How medical routing works - we tell on the example of the DOC + application

    Each smartphone has GPS sensors, sensors, and Internet connection - they dramatically reduced the technological threshold for solving logistics problems. Now we are confronted with complex routing systems almost every day, even if we do not even notice it. With their help, we go around traffic jams, order a taxi, get food delivery. Each of these yuzkeys has its own characteristics - routes must be rebuilt as data is updated, drivers must find passengers, food must remain hot.

    At DOC +, we also faced a routing task - we had to guarantee the efficiency of our field doctors. That's how we solved it.

    "If you get sick, you can not go to the clinic - the doctor  DOC +  will come to your home"

    At the start: call the doctor

    We are not just “driving people down” with doctors according to the Uber principle. We are a full-fledged medical company, with a staff of physicians and limited human resources. When a call comes to us, we, first of all, determine how to help the client: in some cases, our specialists can provide advice remotely, in other situations (if it is a matter of too serious an accident), we explain that our service is not a complete replacement ambulance or emergency room. If it seems to you that something threatens your life, we will tell you who to address.

    In all other cases, the application is considered valid and is confirmed by the dispatcher. Users of the application can call any available doctor with the necessary specialization, or his beloved doctor, if he is working that day and has the opportunity to reach the patient at a convenient time for him. For an urgent call, the doctor arrives in the next two hours. In a normal call, the doctor will arrive either within the next four hours from the moment of the call, or - if the patient chooses the inspection time in advance - at a time interval chosen by the client (in this case, the interval can be reduced to two hours - the system will help you choose a specific time interval taking into account the doctors ).

    Road to patient

    Time, as a doctor, and patients - a valuable resource that is important to use wisely. Therefore, in order to minimize the cost of travel and the intervals between receptions, the full route of his movements and work is built for each shift of the doctor. The route begins and ends with a specialist at home and automatically changes as orders arrive. At the same time, we try to calculate the route so that the movements are as convenient as possible, without abrupt movements between distant points on the map. Roughly speaking, a doctor is sent to the other end of Moscow only if someone specifically ordered his or her services (which explains the premium of this option), or an urgent call has come that no one else can accept.

    Doctors move around the city in a convenient way for them, which they determine at the beginning of the shift. Owners of a driver's license can use a private car, car sharing or corporate car for this, the rest - public transport or taxi.

    The waiting time for the doctor is calculated by our MIRA auto -dispatching system . All applications in the system are displayed on a map of the city and are marked with different markers. Statuses can be as follows:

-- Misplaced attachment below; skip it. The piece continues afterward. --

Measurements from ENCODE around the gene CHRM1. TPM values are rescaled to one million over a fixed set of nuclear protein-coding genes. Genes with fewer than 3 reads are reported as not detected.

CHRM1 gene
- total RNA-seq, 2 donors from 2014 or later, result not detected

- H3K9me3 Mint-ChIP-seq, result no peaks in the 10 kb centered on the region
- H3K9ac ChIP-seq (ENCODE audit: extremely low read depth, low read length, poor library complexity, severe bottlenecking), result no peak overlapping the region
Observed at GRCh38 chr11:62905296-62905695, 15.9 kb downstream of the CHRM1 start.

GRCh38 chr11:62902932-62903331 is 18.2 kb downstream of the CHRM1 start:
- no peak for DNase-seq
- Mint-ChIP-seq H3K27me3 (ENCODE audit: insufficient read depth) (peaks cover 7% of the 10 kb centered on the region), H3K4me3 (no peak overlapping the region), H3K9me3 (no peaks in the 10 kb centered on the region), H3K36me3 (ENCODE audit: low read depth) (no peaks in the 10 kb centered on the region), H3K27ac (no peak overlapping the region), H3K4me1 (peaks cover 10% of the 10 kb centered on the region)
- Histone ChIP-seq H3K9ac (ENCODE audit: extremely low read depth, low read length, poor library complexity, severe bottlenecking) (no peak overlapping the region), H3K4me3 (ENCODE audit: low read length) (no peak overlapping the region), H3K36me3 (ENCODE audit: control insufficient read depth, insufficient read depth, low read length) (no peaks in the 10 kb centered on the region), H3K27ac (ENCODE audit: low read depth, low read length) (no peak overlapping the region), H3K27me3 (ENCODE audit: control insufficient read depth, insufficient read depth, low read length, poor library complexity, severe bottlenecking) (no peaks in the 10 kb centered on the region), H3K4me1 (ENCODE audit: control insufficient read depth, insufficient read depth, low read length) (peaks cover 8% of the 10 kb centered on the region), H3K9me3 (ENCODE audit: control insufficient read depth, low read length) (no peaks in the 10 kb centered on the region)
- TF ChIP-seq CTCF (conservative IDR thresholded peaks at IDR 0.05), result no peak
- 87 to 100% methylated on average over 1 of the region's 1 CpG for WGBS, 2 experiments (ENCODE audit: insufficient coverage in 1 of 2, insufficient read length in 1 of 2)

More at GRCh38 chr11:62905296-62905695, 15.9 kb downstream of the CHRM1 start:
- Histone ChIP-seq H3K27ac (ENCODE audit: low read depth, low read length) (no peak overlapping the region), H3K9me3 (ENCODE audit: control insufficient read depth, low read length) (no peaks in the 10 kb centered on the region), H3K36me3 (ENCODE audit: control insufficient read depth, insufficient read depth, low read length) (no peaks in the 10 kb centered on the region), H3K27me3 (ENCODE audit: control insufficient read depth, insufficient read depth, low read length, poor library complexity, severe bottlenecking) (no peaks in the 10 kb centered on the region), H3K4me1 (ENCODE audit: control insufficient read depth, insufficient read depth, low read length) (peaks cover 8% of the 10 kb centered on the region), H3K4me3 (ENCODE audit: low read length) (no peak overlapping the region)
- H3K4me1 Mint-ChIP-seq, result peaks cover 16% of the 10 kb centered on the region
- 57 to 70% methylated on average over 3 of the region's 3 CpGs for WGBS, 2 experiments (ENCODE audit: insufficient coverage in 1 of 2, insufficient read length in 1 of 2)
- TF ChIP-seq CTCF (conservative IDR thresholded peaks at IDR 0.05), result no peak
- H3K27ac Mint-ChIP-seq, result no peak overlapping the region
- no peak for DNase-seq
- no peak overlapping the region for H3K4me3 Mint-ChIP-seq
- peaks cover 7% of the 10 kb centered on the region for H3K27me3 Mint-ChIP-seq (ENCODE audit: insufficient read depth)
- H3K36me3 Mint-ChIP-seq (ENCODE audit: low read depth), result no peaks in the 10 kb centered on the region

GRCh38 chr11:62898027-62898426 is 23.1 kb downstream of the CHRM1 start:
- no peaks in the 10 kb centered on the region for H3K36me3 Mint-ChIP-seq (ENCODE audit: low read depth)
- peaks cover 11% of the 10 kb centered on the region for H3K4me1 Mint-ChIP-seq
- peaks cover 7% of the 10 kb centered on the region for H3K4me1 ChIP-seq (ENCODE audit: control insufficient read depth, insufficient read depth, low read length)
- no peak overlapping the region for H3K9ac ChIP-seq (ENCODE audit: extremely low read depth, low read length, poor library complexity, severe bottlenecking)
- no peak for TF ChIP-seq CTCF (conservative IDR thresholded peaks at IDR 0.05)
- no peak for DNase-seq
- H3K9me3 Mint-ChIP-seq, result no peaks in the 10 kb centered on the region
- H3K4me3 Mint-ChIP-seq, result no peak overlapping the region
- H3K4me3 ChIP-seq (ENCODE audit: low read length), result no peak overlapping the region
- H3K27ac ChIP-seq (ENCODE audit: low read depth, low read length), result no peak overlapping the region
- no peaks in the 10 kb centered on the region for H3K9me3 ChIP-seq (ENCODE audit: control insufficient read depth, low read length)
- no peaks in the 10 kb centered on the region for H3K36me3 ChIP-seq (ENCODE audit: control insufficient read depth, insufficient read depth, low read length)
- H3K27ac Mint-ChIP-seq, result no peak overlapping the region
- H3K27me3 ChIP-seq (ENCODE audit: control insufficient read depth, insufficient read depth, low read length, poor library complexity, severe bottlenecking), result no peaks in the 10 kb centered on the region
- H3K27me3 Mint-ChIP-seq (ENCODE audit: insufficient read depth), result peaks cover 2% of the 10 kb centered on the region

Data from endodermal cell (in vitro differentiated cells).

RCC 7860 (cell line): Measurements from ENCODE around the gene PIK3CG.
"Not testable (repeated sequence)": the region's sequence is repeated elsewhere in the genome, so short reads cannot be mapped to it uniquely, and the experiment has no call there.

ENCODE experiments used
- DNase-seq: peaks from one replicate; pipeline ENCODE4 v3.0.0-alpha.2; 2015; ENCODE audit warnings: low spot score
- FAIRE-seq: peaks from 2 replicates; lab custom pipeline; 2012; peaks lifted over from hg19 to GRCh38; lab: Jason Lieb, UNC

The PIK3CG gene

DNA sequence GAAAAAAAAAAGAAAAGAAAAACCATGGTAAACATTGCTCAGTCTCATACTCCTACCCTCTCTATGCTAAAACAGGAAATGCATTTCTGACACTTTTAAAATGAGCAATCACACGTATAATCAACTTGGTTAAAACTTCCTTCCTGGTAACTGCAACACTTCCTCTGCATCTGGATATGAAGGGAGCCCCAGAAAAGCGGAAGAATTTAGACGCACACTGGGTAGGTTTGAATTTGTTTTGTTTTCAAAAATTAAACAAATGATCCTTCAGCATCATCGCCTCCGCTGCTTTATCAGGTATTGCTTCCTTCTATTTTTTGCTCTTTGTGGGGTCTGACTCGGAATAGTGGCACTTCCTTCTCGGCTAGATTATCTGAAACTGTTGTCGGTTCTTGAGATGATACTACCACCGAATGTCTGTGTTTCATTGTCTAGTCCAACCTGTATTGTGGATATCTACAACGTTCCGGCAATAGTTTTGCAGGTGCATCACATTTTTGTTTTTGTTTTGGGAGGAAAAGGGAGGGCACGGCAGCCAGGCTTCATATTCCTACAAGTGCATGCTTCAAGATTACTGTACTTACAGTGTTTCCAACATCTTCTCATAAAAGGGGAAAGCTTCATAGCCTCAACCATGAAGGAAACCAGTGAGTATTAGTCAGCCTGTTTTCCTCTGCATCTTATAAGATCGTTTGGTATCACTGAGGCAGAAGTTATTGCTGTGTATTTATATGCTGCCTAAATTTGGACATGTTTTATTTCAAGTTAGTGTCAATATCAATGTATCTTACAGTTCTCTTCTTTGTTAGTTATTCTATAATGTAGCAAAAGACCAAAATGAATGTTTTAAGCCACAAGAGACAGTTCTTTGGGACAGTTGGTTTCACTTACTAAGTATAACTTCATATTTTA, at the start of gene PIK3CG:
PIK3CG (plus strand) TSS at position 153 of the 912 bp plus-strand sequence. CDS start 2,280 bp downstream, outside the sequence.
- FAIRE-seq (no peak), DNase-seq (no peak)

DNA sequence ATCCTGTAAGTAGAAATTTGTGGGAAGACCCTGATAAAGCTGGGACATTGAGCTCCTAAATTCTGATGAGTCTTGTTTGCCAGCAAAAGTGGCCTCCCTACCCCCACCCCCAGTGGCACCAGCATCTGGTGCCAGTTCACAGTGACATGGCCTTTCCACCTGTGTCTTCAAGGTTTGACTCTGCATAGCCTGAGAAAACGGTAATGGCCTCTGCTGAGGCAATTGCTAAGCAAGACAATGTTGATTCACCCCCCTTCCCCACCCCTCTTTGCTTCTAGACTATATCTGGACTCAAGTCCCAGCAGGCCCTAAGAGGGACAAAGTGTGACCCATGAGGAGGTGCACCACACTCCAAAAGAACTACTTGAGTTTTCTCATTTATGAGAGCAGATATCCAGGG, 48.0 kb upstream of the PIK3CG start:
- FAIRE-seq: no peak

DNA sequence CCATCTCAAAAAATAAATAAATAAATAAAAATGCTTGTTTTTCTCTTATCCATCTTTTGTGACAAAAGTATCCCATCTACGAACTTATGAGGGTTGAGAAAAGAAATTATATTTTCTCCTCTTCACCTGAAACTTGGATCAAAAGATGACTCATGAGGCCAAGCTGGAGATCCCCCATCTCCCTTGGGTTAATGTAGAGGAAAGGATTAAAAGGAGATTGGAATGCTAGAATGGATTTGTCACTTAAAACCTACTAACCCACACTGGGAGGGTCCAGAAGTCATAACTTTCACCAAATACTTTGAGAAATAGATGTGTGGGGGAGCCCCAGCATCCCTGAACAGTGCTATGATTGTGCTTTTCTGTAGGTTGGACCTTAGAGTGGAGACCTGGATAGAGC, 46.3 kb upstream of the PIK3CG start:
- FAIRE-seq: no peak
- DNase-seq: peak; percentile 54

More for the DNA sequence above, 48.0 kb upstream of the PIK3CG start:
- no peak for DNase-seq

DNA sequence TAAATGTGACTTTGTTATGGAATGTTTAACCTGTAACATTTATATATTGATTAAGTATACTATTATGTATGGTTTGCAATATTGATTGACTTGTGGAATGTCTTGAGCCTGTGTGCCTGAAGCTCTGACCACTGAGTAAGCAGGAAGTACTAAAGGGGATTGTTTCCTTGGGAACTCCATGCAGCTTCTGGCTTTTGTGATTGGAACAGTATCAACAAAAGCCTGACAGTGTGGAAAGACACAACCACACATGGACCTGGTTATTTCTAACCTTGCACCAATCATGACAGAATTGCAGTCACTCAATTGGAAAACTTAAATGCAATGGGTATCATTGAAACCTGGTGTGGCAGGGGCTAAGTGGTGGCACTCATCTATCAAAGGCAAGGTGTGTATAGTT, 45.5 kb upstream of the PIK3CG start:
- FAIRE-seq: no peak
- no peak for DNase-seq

• a doctor is appointed;
    • accepted the application;
    • on my way;
    • leads reception;
    • finished reception.

    The doctor changes these statuses independently in his application, and MIRA monitors and takes them into account when rebuilding the routes of other specialists.

    Technologically, the MIRA system (Mildly Intellectual Routing Algorithm) solves the “ traveling salesman problem ”, in which you need to choose the optimal sequence of visits to cities and then return to the original city, but with some differences.

    In particular, we do not have one traveling salesman, but many doctors (each has his own shift, starting and finishing points), while all the challenges at the beginning of the day are unknown - the situation changes dynamically (new doctors come out, applications come or change).

    Also in our case, additional restrictions are introduced, for example, the doctor must get to the application in a certain time window, plus you have to take into account the wishes of patients and the doctors themselves.

    The closest to our task, found in the scientific literature, is called "The problem of dynamic routing of a fleet of vehicles, taking into account time intervals" ( PDF ). Its essence is to minimize total transportation costs when calculating car routes with constantly changing parameters: time windows, the length of the path, the number of cars and the number of parking spaces at points of destination.

    Our MIRA system also faces the challenge of minimizing the cost of making all calls in a constantly changing environment. When solving it, the system takes into account the cost of all transfers of doctors (including arrivals home), salaries of doctors, the cost of being late for calls and idle time of a doctor without a call, the waiting time of customers. At the same time, MIRA has to handle unforeseen situations (for example, the patient has an urgent business at the time of the call) - in this case, the operator enters new data, and the system recalculates everything.

    When calculating the doctor’s route, the doctor’s home address is chosen as the starting and ending point . The remaining points are patient addresses. During the day, the system regularly calculates and updates each route. To estimate the time it takes the doctor to reach the patient, the following factors are taken into account:

    • Some patients need more attention than others. And sometimes doctors themselves have a force majeure situation. This can cause delays, which are counted first.
    • The time that the doctor spends on preparing for departure is added. Since external factors do not affect the performance of this task, this time is the same for all employees.
    • The waiting time for a taxi or public transport is the same averaged figure, which was experimentally detected, and grows with distance from the Moscow Ring Road.
    • Using the data of OpenStreetMap and OSM Routing Machine, the time that the route you would take without traffic jams is calculated.